When Should The External Approach Be Resorted To In The Arthroscopic Treatment Of Perimeniscal Cyst?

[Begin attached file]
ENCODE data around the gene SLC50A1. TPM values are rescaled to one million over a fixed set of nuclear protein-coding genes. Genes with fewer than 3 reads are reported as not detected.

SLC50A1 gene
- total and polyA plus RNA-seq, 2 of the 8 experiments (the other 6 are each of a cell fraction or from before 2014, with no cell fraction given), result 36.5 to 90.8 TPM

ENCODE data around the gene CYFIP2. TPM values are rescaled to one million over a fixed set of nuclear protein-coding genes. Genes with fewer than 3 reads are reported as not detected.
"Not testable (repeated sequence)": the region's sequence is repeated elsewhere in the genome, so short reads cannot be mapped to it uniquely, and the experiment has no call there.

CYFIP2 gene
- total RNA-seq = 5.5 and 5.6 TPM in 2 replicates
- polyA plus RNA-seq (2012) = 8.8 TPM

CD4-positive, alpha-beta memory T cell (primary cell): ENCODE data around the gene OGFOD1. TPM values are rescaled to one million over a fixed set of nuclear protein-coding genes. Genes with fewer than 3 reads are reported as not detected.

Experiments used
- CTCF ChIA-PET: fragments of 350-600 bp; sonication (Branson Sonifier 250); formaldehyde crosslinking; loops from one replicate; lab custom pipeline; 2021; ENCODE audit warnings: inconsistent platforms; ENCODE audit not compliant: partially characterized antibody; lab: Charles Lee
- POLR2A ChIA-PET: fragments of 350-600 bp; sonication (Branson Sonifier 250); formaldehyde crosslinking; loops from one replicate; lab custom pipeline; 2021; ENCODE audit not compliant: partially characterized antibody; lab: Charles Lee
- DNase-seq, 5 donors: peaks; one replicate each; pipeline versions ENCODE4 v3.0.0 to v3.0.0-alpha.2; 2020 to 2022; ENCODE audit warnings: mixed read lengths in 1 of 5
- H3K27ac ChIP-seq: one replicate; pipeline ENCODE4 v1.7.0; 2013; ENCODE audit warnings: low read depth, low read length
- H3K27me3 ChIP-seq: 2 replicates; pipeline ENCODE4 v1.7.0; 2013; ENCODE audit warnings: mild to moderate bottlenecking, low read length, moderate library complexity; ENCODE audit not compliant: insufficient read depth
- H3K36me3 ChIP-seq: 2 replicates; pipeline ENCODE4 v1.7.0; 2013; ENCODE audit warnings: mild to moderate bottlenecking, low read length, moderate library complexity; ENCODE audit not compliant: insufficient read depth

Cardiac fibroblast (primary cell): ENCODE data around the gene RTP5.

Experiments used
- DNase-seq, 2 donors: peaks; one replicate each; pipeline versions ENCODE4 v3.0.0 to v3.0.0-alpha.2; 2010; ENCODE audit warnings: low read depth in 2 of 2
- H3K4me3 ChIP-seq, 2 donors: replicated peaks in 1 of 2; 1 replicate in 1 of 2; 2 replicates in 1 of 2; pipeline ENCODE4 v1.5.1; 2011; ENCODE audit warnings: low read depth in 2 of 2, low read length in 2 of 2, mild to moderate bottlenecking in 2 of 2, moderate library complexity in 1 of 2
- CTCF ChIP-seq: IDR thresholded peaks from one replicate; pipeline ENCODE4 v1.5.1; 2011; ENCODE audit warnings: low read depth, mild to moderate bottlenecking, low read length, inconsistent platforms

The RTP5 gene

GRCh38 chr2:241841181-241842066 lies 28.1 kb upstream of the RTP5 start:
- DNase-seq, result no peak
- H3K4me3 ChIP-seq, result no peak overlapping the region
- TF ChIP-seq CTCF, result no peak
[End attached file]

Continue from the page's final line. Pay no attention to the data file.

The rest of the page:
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Introduction: Meniscal cysts very often cause meniscal tears and especially when it is peripheral, some of the healthy parts of meniscus might be needlessly sacrificed. In particular conditions, extraarticular approaches might save some menisci. In the present study, we evaluated the conditions which required using the extraarticular approach in addition to the arthroscopic procedure, to maximally preserve the meniscus., Methods: Eight patients with perimeniscal cysts were evaluated retrospectively. One cyst was localized within the medial meniscus and seven in the lateral meniscus. The mean age was 36.13 (range; 19–63) years, mean follow-up time, 27.3 (range; 12–47) months. Patients were evaluated by using a Visual Analogue Score (VAS) to measure pain relief and “Lysholm score” to measure functional improvement. In all patients except one, in which the cystic cavity was connected with the joint at the periphery of the meniscus, the cyst was drained from the intraarticular opening. When the cyst was too large (three cases) and in one case where a large amount of meniscus was preserved for reasons mentioned above, additional extraarticular drainage was carried out., Results: The mean preoperative and postoperative VAS were 6 (range; 2–8) and 1.55 (range; 0–3) (p = 0.00058) and Lysholm scores were 64.75 (range; 48–86) and 93.11 (range; 80–100) (p = 0.0014), respectively., Discussion: In cysts, which have very limited or no connection with the joint on the most peripheral region of the meniscus and/or are larger than the meniscus height, extraarticular drainage of the cyst might produce unnecessary meniscal loss and function. In the extraarticular drainage, scrapping the walls of the cyst, while inspecting with an arthroscope, reduces recurrence of the cyst.